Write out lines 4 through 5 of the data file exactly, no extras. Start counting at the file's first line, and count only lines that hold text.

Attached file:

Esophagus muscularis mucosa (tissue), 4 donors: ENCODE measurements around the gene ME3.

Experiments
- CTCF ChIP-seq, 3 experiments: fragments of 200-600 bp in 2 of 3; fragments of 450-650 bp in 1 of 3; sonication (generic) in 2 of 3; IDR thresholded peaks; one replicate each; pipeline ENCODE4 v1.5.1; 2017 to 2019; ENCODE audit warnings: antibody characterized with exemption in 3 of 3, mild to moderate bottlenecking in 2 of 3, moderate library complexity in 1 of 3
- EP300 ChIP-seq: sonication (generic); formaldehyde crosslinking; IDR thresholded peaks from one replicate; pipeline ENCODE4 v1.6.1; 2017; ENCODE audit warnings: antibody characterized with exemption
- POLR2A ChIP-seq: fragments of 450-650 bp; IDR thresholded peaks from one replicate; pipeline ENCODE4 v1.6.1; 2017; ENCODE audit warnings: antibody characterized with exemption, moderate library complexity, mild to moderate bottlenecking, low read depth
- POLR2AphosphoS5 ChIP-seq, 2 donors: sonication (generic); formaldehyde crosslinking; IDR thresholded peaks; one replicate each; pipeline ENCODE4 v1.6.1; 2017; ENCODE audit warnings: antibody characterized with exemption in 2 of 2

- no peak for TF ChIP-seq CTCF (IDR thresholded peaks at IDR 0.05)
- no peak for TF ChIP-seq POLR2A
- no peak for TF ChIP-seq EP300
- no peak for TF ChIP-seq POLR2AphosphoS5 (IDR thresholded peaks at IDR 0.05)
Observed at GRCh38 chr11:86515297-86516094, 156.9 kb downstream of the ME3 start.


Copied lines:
- EP300 ChIP-seq: sonication (generic); formaldehyde crosslinking; IDR thresholded peaks from one replicate; pipeline ENCODE4 v1.6.1; 2017; ENCODE audit warnings: antibody characterized with exemption
- POLR2A ChIP-seq: fragments of 450-650 bp; IDR thresholded peaks from one replicate; pipeline ENCODE4 v1.6.1; 2017; ENCODE audit warnings: antibody characterized with exemption, moderate library complexity, mild to moderate bottlenecking, low read depth